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Page 35 - I behold like a Spanish great galleon, and an English man-of-war ; Master Coleridge, like the former, was built far higher in learning, solid, but slow in his performances. CVL, with the English man-of-war, lesser in bulk, but lighter in sailing, could turn with all tides, tack about, and take advantage of all winds, by the quickness of his wit and invention.
Page 140 - Ho-ti himself, which was the more remarkable, instead of chastising his son, seemed to grow more indulgent to him than ever. At length they were watched, the terrible mystery discovered, and father and son summoned to take their trial at Pekin, then an inconsiderable assize town.
Page 142 - See him in the dish, his second cradle, how meek he lieth! Wouldst thou have had this innocent grow up to the grossness and indocility which too often accompany maturer swinehood? Ten to one he would have proved a glutton, a sloven, an obstinate, disagreeable animal, wallowing in all manner of filthy conversation; from these sins he is happily snatched away — Ere sin could blight or sorrow fade, Death came with timely care.
Page 100 - twas beyond a mortal's share To wander solitary there : Two paradises 'twere in one, To live in paradise alone. How well the skilful gardener drew Of flowers and herbs this dial new; Where, from above, the milder sun Does through a fragrant zodiac run, And, as it works, the industrious bee Computes its time as well as we ! How could such sweet and wholesome hours Be reckoned but with herbs and flowers...
Page 138 - MANKIND, says a Chinese manuscript, which my friend M. was obliging enough to read and explain to me, for the first seventy thousand ages ate their meat raw, clawing or biting it from the living animal, just as they do in Abyssinia to this day. This period is not obscurely hinted at by their great Confucius in the second chapter of his Mundane Mutations, where he designates a kind of golden age by the term Cho-fang, literally the Cooks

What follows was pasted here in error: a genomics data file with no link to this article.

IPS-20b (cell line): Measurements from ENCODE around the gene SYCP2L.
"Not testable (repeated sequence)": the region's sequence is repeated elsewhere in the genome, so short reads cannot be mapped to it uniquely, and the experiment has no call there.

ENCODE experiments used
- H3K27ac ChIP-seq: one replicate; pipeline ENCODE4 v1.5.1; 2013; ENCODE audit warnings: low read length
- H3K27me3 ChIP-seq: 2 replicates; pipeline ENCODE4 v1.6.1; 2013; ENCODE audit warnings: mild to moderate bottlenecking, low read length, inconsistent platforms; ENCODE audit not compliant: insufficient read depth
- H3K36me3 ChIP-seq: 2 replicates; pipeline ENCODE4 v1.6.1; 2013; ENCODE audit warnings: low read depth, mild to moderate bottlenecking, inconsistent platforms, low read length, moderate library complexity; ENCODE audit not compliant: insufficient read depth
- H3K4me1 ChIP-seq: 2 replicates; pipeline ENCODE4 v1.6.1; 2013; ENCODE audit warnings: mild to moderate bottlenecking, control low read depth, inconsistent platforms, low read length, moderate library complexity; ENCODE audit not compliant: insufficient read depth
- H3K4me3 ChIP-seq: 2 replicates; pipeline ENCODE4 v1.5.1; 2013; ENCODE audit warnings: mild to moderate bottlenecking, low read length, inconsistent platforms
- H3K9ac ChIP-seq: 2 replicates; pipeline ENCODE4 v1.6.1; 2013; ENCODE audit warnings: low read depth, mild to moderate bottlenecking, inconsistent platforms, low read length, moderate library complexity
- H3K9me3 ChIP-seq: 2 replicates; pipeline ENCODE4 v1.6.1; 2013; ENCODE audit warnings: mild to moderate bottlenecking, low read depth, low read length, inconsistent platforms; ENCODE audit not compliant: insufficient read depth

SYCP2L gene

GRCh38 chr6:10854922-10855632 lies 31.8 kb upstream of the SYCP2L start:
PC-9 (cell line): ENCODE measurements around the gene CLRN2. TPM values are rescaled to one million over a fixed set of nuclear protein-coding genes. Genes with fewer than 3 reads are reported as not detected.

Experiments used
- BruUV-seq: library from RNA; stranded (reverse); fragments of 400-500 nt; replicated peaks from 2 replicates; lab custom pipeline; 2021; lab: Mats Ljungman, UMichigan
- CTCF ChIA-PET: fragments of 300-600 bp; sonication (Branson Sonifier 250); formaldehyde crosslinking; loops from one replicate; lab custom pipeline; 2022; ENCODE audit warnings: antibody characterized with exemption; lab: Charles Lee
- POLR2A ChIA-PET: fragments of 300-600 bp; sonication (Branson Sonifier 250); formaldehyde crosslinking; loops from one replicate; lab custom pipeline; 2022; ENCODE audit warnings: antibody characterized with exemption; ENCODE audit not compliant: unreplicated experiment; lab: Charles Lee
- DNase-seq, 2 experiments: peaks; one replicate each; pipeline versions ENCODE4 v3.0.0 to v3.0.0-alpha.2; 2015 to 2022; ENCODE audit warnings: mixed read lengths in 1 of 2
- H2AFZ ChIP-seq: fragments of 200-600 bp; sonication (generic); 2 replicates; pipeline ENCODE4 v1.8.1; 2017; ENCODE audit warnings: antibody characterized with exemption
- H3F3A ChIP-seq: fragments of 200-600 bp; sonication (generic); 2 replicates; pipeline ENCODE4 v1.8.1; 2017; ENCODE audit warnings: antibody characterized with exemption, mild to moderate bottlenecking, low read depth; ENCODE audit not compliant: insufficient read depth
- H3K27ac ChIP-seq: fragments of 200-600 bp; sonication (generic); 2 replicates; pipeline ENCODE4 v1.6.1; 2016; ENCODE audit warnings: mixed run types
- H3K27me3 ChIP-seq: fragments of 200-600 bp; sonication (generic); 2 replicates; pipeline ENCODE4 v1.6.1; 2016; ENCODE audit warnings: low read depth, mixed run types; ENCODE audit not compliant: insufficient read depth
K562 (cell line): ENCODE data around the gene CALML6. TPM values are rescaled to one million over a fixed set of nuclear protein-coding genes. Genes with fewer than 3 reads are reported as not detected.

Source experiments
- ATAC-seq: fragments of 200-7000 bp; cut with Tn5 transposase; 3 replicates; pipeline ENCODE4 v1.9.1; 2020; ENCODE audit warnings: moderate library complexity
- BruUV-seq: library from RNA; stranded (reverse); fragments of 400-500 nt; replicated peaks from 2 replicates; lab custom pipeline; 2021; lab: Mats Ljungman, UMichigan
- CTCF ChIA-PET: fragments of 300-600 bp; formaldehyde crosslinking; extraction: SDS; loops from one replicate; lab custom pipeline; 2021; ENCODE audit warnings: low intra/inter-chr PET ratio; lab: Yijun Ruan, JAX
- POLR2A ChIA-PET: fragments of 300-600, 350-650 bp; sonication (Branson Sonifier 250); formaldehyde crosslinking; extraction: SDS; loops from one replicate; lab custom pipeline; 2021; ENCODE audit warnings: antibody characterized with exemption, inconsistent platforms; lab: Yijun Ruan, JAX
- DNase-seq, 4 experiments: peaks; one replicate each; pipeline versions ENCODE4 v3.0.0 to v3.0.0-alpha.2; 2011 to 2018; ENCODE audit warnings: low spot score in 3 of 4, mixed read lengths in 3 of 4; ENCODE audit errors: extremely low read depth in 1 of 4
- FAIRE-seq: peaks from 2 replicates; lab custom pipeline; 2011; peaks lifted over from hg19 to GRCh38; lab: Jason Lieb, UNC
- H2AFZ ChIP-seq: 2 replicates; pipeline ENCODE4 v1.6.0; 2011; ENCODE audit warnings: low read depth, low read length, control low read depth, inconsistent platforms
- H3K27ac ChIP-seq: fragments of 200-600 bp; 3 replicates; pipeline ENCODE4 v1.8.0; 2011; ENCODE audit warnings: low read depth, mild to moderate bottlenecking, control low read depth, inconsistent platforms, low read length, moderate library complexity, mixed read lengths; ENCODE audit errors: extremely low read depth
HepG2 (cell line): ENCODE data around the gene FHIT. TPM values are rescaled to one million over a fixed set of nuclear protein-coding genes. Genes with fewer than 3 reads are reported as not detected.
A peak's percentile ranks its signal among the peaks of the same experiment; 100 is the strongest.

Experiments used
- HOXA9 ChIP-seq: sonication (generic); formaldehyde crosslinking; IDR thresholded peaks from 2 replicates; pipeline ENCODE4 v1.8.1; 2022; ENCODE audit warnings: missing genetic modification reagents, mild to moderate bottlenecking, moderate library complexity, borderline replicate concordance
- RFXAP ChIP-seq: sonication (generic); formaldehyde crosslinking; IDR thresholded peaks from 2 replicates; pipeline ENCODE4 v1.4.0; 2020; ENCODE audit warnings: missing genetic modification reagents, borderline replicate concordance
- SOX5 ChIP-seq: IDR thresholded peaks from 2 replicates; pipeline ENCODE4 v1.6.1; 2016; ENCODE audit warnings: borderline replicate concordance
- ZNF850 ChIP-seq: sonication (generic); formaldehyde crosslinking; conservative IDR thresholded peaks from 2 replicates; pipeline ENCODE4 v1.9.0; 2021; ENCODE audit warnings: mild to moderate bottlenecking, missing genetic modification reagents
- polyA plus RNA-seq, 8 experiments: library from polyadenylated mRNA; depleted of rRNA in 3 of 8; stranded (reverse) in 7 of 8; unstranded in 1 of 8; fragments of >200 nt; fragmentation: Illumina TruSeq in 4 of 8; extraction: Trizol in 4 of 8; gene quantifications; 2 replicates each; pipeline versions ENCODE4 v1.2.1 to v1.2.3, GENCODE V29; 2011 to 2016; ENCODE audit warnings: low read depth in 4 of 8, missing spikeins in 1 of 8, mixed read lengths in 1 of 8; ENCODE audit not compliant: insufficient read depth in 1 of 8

Page 236 - Be you still fair, honour'd by public heed, By no encroachment wrong'd, nor time forgot; Nor blamed for blood, nor shamed for sinful deed. And that you know, I envy you no lot Of highest wish, I wish you so much bliss, Hundreds of years you STELLA'S feet may kiss.
Page 235 - No more, my dear, no more these counsels try; 0 give my passions leave to run their race; Let Fortune lay on me her worst disgrace; Let folk o'ercharged with brain against me cry; Let clouds bedim my face, break in mine eye; Let me no steps, but of lost labour, trace ; Let all the earth with scorn recount my case — But do not will me from my love to fly.
Page 143 - He is all neighbours' fare. I am one of those who freely and ungrudgingly impart a share of the good things of this life which fall to their lot (few as mine are in this kind) to a friend. I protest I take as great an interest in my friend's pleasures, his relishes, and proper satisfactions, as in mine own. "Presents," I often say, "endear Absents...
Page 93 - But thou that didst appear so fair To fond imagination Dost rival in the light of day Her delicate creation...